I tend to default to people who do, as opposed to people who have carefully examined all the significant Internet forums, blogs (including mine), social media and YouTube — and hell, even taken a class! — to arrive at their conclusions. I know I've ranted about this recently, but it popped up in my head again since Marshal and I have been writing checks to purchase T&E guns.  We tend to buy a lot of guns and gear because we're in the business, and the way to really understand a firearm is to shoot it a bunch. A 30- or 90-or even 180-day test and evaluation period will introduce you to a gun or a piece of gear, but you don't really know it.

I figure Max and Richard have spent the bulk of their disposable income for decades buying and shooting the guns they're now writing about. That would be my definition of "expert."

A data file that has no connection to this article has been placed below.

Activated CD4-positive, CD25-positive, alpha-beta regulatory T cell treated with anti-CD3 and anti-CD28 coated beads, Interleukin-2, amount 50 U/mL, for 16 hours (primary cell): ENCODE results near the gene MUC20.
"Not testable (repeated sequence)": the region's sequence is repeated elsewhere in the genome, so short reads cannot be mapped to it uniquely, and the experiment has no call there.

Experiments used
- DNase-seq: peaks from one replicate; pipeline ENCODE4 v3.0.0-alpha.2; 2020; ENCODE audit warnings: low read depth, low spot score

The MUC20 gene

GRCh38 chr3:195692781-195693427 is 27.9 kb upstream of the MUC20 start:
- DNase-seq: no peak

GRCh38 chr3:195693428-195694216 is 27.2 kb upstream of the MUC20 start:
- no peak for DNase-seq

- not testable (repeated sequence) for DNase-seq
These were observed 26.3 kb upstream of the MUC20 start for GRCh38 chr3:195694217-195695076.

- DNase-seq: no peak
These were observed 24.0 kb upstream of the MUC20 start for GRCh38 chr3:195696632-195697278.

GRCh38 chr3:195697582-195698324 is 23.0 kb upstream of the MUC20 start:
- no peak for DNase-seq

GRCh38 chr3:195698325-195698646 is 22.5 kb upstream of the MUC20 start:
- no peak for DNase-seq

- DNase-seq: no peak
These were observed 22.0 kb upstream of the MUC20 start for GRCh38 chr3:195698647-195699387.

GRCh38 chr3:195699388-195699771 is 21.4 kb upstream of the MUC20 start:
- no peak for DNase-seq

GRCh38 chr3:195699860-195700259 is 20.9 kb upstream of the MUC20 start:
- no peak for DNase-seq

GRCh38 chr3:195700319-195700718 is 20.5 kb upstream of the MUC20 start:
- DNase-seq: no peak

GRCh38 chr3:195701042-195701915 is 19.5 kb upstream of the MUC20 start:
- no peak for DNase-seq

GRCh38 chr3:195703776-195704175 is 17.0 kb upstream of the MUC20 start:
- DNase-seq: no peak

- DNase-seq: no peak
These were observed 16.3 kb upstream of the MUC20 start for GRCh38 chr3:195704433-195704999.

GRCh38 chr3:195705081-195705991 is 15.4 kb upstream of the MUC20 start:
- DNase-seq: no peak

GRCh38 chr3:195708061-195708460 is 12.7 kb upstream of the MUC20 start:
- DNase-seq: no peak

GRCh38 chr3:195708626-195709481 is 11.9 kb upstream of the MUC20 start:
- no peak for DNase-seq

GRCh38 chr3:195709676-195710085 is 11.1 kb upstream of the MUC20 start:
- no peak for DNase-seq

Sunday, March 05, 2017

OWWWWW…Ickky...

So yesterday I had a wonderful plan…was going to get out the door early, do my various and sundry errands, then spend the afternoon at the range. I'd gotten out my .22 Ruger American bolt gun and a brick of CCI Quiet to do some work off sticks and practice off-hand on close and medium targets. I was darned excited.


Of course the errands ran long, so on the way home I grabbed a turkey sandwich from a little sandwich shop I'd visited before and ate it on the way home. You know what's coming next, right? I'd just stepping into the house and set the groceries down when the cramps hit, and — YEHAW! — they put me on the freakin' floor! Needless to say, I didn't make it to the range…I was lucky I made it to the bathroom…almost.

Bleeeech!